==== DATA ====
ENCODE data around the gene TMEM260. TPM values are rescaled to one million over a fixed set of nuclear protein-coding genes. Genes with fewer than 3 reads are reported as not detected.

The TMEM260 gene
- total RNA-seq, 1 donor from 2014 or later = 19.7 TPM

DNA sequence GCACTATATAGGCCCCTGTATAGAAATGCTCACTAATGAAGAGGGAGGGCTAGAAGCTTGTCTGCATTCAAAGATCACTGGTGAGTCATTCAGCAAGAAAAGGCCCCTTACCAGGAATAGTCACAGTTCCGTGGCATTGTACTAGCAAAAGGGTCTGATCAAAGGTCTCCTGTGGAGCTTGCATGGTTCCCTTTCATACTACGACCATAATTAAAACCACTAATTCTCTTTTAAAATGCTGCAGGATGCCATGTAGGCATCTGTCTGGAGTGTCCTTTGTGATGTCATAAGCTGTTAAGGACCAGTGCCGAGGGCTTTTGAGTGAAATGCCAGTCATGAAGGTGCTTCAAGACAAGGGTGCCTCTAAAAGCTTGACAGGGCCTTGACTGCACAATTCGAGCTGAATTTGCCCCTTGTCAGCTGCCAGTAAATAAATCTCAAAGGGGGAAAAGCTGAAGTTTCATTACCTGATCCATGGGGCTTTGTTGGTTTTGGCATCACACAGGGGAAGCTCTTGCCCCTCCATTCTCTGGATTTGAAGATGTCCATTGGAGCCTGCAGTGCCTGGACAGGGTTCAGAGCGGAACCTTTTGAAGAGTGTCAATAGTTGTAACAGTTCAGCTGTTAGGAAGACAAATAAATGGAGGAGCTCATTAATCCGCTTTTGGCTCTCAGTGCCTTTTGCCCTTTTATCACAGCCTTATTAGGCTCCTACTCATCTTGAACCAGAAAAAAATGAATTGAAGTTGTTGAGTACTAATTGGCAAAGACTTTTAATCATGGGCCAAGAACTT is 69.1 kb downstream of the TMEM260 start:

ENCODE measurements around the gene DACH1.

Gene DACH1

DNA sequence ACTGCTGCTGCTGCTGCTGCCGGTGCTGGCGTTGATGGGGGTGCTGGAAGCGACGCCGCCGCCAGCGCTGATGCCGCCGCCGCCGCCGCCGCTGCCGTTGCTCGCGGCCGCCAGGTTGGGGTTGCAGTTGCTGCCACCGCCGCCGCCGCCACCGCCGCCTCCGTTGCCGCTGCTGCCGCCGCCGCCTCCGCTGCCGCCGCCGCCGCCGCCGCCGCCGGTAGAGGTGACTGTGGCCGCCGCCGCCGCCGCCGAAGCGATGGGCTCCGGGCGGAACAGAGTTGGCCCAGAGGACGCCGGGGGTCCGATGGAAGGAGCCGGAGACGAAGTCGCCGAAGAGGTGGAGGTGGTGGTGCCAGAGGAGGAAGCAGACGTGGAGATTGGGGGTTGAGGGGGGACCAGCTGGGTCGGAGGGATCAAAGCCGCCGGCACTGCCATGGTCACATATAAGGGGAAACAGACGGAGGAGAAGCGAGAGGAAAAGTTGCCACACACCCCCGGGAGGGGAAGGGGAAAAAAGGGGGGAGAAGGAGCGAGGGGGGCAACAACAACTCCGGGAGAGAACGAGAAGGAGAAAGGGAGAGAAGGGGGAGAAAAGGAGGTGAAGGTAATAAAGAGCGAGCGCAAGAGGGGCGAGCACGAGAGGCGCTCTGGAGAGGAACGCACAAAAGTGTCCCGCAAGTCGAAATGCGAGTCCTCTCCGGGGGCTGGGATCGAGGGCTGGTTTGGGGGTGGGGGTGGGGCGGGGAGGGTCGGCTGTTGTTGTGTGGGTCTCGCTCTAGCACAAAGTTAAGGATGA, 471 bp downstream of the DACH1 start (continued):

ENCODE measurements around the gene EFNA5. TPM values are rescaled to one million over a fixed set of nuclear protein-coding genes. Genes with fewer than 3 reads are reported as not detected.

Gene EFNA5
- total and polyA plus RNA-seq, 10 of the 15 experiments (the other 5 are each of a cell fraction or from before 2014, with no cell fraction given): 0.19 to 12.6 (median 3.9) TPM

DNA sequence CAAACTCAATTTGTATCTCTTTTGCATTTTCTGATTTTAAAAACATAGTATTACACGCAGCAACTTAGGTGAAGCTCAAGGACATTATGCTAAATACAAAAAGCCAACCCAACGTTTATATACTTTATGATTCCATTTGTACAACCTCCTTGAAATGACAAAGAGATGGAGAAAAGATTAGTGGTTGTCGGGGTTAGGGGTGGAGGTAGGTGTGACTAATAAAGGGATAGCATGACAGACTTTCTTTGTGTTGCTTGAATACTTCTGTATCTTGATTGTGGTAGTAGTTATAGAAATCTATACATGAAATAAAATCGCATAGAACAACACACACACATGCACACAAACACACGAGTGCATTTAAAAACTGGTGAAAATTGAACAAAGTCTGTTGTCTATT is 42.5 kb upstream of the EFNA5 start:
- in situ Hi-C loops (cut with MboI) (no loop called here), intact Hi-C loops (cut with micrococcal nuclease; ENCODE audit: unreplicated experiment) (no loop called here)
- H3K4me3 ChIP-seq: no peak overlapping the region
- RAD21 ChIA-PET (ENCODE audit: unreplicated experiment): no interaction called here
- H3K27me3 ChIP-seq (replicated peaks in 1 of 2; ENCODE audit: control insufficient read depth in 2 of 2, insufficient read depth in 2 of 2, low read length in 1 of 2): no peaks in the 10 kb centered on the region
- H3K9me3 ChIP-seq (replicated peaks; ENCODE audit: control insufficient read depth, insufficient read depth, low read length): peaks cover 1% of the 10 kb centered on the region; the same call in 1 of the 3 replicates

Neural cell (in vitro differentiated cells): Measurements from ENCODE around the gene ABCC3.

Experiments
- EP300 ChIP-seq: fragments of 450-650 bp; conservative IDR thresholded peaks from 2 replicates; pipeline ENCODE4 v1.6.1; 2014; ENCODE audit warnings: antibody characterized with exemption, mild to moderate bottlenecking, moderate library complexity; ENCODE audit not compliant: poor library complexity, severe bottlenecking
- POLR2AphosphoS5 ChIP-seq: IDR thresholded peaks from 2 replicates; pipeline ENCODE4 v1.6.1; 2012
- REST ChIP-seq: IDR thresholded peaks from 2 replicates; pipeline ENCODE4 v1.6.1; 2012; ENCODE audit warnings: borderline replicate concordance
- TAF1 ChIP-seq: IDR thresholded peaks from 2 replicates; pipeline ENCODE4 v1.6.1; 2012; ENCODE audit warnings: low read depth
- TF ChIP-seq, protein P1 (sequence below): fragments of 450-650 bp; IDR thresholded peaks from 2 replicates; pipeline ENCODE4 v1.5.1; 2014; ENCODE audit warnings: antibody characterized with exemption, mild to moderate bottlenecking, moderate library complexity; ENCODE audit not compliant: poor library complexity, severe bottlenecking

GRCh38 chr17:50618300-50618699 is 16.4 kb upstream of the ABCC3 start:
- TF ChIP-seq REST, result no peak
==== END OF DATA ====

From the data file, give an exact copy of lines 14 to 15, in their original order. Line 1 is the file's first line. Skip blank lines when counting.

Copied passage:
- RAD21 ChIA-PET (ENCODE audit: unreplicated experiment): no interaction called here
- H3K27me3 ChIP-seq (replicated peaks in 1 of 2; ENCODE audit: control insufficient read depth in 2 of 2, insufficient read depth in 2 of 2, low read length in 1 of 2): no peaks in the 10 kb centered on the region